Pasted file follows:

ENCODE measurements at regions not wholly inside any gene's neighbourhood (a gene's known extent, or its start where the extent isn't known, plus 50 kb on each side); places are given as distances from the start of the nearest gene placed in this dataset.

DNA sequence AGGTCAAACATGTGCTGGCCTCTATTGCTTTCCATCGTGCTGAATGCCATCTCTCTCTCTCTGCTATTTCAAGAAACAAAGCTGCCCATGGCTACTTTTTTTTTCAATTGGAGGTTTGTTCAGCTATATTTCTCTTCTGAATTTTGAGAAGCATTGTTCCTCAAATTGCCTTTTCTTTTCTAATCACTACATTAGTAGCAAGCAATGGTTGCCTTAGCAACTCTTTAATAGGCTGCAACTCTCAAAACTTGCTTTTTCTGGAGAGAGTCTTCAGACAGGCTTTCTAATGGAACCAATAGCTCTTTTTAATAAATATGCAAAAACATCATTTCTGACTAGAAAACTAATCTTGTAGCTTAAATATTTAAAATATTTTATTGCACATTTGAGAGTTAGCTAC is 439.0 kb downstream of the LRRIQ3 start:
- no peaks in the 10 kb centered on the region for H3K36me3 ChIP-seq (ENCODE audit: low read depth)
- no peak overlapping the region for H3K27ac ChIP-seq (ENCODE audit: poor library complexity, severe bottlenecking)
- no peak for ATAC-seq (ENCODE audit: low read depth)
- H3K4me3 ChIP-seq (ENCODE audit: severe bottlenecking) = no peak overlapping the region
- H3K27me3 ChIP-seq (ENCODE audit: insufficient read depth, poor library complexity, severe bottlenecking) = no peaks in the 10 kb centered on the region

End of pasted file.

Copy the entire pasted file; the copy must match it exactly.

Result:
ENCODE measurements at regions not wholly inside any gene's neighbourhood (a gene's known extent, or its start where the extent isn't known, plus 50 kb on each side); places are given as distances from the start of the nearest gene placed in this dataset.

DNA sequence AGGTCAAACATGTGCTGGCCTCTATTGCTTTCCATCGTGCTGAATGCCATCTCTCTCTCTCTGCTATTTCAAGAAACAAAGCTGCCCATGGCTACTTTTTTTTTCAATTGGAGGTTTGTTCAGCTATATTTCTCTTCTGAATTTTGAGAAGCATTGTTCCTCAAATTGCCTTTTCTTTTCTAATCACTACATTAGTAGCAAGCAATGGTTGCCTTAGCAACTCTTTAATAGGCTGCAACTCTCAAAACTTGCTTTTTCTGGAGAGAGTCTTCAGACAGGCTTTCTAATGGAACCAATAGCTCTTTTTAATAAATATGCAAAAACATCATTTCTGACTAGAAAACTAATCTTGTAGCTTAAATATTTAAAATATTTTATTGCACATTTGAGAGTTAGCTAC is 439.0 kb downstream of the LRRIQ3 start:
- no peaks in the 10 kb centered on the region for H3K36me3 ChIP-seq (ENCODE audit: low read depth)
- no peak overlapping the region for H3K27ac ChIP-seq (ENCODE audit: poor library complexity, severe bottlenecking)
- no peak for ATAC-seq (ENCODE audit: low read depth)
- H3K4me3 ChIP-seq (ENCODE audit: severe bottlenecking) = no peak overlapping the region
- H3K27me3 ChIP-seq (ENCODE audit: insufficient read depth, poor library complexity, severe bottlenecking) = no peaks in the 10 kb centered on the region